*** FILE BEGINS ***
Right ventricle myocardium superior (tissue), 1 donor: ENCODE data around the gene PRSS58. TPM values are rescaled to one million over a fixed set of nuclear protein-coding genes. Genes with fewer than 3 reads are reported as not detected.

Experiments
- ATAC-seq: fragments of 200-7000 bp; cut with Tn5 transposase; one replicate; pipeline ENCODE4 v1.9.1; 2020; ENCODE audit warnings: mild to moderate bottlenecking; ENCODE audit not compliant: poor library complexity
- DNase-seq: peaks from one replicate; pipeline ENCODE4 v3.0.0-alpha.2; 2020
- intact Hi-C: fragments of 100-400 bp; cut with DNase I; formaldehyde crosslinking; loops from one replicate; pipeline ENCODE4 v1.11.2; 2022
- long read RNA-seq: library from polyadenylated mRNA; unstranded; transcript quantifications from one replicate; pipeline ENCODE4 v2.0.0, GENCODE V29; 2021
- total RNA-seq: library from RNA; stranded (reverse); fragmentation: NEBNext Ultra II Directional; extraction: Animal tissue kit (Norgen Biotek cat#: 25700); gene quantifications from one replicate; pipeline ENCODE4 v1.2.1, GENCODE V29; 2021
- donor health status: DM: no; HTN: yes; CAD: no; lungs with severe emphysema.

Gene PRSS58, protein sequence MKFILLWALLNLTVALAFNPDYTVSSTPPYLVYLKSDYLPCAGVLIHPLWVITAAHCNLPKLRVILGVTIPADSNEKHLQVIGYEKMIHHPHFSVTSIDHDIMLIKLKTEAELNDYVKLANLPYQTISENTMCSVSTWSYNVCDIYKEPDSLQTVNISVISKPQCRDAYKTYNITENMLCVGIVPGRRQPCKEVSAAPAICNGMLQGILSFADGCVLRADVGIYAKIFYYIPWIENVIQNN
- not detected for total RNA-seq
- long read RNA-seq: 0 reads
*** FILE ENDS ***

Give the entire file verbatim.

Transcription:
Right ventricle myocardium superior (tissue), 1 donor: ENCODE data around the gene PRSS58. TPM values are rescaled to one million over a fixed set of nuclear protein-coding genes. Genes with fewer than 3 reads are reported as not detected.

Experiments
- ATAC-seq: fragments of 200-7000 bp; cut with Tn5 transposase; one replicate; pipeline ENCODE4 v1.9.1; 2020; ENCODE audit warnings: mild to moderate bottlenecking; ENCODE audit not compliant: poor library complexity
- DNase-seq: peaks from one replicate; pipeline ENCODE4 v3.0.0-alpha.2; 2020
- intact Hi-C: fragments of 100-400 bp; cut with DNase I; formaldehyde crosslinking; loops from one replicate; pipeline ENCODE4 v1.11.2; 2022
- long read RNA-seq: library from polyadenylated mRNA; unstranded; transcript quantifications from one replicate; pipeline ENCODE4 v2.0.0, GENCODE V29; 2021
- total RNA-seq: library from RNA; stranded (reverse); fragmentation: NEBNext Ultra II Directional; extraction: Animal tissue kit (Norgen Biotek cat#: 25700); gene quantifications from one replicate; pipeline ENCODE4 v1.2.1, GENCODE V29; 2021
- donor health status: DM: no; HTN: yes; CAD: no; lungs with severe emphysema.

Gene PRSS58, protein sequence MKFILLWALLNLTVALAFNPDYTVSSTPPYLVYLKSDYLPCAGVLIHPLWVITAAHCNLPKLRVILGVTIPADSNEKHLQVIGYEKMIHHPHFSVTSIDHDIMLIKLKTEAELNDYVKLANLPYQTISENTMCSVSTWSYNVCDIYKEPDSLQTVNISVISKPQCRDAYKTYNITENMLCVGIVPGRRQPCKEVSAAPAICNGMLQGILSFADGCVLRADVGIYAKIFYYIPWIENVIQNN
- not detected for total RNA-seq
- long read RNA-seq: 0 reads